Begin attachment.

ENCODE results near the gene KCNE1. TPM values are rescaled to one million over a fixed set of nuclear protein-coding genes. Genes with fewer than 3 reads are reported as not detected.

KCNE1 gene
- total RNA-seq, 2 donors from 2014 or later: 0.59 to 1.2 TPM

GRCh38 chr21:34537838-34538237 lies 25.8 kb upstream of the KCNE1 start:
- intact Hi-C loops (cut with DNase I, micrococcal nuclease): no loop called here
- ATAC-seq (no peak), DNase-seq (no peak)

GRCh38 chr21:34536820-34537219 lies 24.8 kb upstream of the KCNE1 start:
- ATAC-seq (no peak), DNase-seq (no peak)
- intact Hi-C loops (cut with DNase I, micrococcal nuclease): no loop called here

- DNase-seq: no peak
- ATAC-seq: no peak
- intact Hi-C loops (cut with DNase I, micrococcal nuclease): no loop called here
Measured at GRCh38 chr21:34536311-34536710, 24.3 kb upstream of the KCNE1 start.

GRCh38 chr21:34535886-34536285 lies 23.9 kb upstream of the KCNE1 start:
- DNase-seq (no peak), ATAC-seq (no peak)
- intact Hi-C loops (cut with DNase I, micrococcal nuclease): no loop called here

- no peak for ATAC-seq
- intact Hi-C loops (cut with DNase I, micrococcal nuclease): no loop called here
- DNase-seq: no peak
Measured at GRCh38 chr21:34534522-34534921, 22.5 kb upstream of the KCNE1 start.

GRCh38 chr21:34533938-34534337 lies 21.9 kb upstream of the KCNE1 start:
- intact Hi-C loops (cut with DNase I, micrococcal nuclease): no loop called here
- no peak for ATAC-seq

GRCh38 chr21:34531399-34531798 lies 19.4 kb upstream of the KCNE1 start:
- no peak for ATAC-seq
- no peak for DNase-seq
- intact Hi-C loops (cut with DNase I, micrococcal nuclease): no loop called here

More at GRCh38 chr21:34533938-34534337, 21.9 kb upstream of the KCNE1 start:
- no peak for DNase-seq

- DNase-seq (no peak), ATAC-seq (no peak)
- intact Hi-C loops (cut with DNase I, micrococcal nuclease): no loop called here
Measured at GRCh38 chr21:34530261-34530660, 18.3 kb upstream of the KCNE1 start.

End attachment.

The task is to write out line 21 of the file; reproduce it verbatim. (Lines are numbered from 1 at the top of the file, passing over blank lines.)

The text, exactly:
GRCh38 chr21:34533938-34534337 lies 21.9 kb upstream of the KCNE1 start: